The Infinite Library (finding 'perfect' in a world of infinite choices)
‘Limited’ is Frustrating…
I was talking with a new connection this week who had a very particular world view. A world view he thinks is right, and one he thinks will solve the current challenges of government of society.
And he’s frustrated. He’s frustrated because his can’t seem to bring all pieces of his solution together at once.
He feels like he’s forced to compromise, forced to exclude possibilities because it isn’t possible to create organisations that suit all people all of the time.
If we do X to suit Group A, then we aren’t meeting the needs of Group B. And we can’t do X and Y at the same time. I hate that we have to impose limits,
he told me.
Yeah I understand your frustration,
but what if restricting ourselves also (paradoxically) gives us choice? What if it allows us to focus on one thing at a time so we can do that thing, rather than not do anything? What if the answer isn’t in the ‘thing’ itself?
The Search for Perfect…
It sometimes looks as if life would be better if we could find the perfect solution: the perfect system at work, the perfect system of governance, the perfect place to live, the perfect anything...
I think like that too!
The difference, though is that I know that these are all stories, or versions of stories that I’m running that make one outcome appear to be better than another—I’m trapped by the meaning I’m attaching to my desire, not by the limitations of my choices.
The Infinite Library…
The Right Book…
My new connection and I went on to talk about the possibility that life is like an infinite library—where there are millions of books—an infinite number!
If we think that all the books are different, and no one book has all the answers, then it looks as if we need to choose carefully, it looks as if we can miss out on the ‘perfect’ book, and it’s easy to become confused by the choices in front of us, and disoriented by our desire to consume.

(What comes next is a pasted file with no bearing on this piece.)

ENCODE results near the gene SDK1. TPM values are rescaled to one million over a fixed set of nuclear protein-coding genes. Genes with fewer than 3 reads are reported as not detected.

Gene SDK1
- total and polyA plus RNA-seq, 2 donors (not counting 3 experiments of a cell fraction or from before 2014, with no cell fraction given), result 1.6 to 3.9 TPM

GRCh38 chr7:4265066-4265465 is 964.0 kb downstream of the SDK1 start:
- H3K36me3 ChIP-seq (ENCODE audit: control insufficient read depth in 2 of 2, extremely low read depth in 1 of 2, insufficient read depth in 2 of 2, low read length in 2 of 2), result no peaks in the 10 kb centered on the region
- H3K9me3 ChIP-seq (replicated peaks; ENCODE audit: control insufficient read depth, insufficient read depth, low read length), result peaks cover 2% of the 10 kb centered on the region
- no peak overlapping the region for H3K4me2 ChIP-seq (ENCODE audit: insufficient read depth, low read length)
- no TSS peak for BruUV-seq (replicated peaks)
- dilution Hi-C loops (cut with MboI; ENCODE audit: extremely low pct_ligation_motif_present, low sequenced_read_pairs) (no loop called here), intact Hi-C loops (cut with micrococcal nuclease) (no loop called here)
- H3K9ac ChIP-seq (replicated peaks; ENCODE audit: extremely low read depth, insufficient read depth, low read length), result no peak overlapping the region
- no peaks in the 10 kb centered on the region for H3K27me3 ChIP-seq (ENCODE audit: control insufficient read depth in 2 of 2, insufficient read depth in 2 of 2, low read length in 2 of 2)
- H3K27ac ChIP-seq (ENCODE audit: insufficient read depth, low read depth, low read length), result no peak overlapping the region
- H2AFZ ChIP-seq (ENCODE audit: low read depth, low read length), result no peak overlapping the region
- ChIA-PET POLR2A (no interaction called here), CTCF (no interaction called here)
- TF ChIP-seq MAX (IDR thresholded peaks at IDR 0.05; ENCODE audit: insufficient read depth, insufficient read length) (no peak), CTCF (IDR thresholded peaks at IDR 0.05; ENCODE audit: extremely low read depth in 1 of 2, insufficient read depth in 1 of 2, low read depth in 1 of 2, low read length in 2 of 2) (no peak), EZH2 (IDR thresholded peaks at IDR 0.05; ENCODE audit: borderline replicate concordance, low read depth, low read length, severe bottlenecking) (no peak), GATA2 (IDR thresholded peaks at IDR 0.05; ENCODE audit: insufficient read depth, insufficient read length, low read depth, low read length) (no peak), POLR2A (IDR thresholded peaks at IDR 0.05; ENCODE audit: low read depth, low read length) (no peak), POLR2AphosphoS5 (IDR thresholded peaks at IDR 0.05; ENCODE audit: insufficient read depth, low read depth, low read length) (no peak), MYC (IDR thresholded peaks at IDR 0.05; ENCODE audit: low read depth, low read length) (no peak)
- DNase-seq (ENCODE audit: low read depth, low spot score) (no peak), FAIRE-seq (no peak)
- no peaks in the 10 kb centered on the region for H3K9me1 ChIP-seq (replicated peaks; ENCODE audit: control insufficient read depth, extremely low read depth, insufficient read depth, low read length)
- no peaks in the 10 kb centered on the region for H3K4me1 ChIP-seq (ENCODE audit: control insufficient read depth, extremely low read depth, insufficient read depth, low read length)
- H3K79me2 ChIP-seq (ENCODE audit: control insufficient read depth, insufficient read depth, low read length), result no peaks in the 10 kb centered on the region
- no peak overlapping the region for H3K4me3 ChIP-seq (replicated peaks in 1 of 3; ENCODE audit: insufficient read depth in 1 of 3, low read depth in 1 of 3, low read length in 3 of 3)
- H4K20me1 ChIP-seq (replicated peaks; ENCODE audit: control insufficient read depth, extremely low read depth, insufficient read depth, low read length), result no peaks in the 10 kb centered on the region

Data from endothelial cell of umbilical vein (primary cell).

If life is like that infinite library then it’s no wonder we get lost sometimes. It’s no wonder we complain if only we could find and implement the perfect solution.
But what if that infinite library contains books that are all saying the same thing in different words? If that’s true, and all the books are pointing us to the same answer, then maybe we can relax a little. Maybe we can sit back. Maybe we’ll even feel something akin to freedom?
If that’s true, that all books lead to wisdom, then it doesn’t matter which one we start with. There’s nothing to be gained choosing one book over another, other than we like the cover, or we like the way that author expresses themselves versus another author. We don’t need to read all the books, we only need to enjoy the process of reading.
When There is No ‘Perfect’
When I think the books mean something, and that there is a right or a wrong, a better of worse choice, a more or less enjoyable or helpful book and it’s important for me to choose well, then I don’t get past browsing. I get lost in confusion and disorientation or finding the right book, rather than in what happens after I take the book off the shelf.
When I know that the choice of book doesn’t matter; when I know it’s about the experience of doing deeper, then I can pick any book that appeals to me.
Of course, I can see that there are an infinite number of books and maybe exploring a while will be fun, but if there’s no sense of missing out then it’s much easier for me to step into, and revel in the deeper experience.
And, if I decide that book isn’t the one for me, I can put it back and choose again.
That’s When Limits Give Freedom
By giving myself limits, by constraining myself to the choice of one book (at a time), I’m opening myself up to something beautiful that wouldn’t be possible without imposing that restriction.
The restriction serves the focus.
And, I can change it.
I’m not limited, I’m free.
Free to immerse myself in a deeper experience, to get excited about the book and live in its world for as long as I want, and then free to put the book back when I’m done with it.
Free to sit and relax, and free to dive deep into the experience of life.
This, to me, is the ultimate freedom.